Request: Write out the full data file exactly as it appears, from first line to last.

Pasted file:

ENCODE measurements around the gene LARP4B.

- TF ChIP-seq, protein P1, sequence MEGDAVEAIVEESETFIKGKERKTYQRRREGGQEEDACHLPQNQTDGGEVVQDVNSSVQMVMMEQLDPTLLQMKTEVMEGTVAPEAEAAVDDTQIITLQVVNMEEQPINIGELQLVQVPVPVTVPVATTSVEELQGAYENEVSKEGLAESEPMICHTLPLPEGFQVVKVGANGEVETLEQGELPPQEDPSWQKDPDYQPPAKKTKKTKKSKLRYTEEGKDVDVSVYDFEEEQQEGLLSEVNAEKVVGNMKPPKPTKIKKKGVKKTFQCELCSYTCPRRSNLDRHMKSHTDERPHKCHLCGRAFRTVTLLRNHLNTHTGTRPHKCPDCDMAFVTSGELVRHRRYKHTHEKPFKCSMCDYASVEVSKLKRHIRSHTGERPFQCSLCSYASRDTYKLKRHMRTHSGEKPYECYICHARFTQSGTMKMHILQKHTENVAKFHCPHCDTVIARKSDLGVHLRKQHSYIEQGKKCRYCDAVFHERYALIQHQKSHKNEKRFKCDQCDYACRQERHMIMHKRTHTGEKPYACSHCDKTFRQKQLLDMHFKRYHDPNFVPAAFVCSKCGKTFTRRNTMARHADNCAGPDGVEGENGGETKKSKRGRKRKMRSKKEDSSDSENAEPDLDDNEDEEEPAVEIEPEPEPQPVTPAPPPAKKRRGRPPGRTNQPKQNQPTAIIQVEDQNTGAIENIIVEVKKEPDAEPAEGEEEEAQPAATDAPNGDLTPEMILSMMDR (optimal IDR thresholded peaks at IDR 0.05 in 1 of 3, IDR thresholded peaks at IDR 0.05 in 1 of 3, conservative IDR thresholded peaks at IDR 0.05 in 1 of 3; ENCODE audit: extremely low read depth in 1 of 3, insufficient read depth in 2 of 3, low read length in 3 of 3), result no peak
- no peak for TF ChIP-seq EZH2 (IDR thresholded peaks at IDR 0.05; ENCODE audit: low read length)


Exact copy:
ENCODE measurements around the gene LARP4B.

- TF ChIP-seq, protein P1, sequence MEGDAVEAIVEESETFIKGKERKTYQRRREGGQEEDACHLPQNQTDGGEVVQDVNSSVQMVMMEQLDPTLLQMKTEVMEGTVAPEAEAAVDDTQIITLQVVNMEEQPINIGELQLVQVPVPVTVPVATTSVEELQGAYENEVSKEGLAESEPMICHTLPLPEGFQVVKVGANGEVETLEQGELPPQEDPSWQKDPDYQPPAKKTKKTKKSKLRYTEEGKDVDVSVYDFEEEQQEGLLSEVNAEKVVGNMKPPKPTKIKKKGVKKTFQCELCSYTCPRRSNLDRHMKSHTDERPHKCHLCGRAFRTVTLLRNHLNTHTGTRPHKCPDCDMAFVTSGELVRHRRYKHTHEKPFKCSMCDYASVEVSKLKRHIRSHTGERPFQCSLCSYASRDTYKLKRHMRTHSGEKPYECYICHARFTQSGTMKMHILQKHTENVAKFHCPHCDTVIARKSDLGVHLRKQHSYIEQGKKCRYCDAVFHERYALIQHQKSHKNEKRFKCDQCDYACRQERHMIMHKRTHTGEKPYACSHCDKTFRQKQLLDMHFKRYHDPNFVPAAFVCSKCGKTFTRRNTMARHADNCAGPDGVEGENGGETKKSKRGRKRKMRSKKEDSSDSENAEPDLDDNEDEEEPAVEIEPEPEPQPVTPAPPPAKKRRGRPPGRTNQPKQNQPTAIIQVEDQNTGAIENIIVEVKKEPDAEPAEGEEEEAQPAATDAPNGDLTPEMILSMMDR (optimal IDR thresholded peaks at IDR 0.05 in 1 of 3, IDR thresholded peaks at IDR 0.05 in 1 of 3, conservative IDR thresholded peaks at IDR 0.05 in 1 of 3; ENCODE audit: extremely low read depth in 1 of 3, insufficient read depth in 2 of 3, low read length in 3 of 3), result no peak
- no peak for TF ChIP-seq EZH2 (IDR thresholded peaks at IDR 0.05; ENCODE audit: low read length)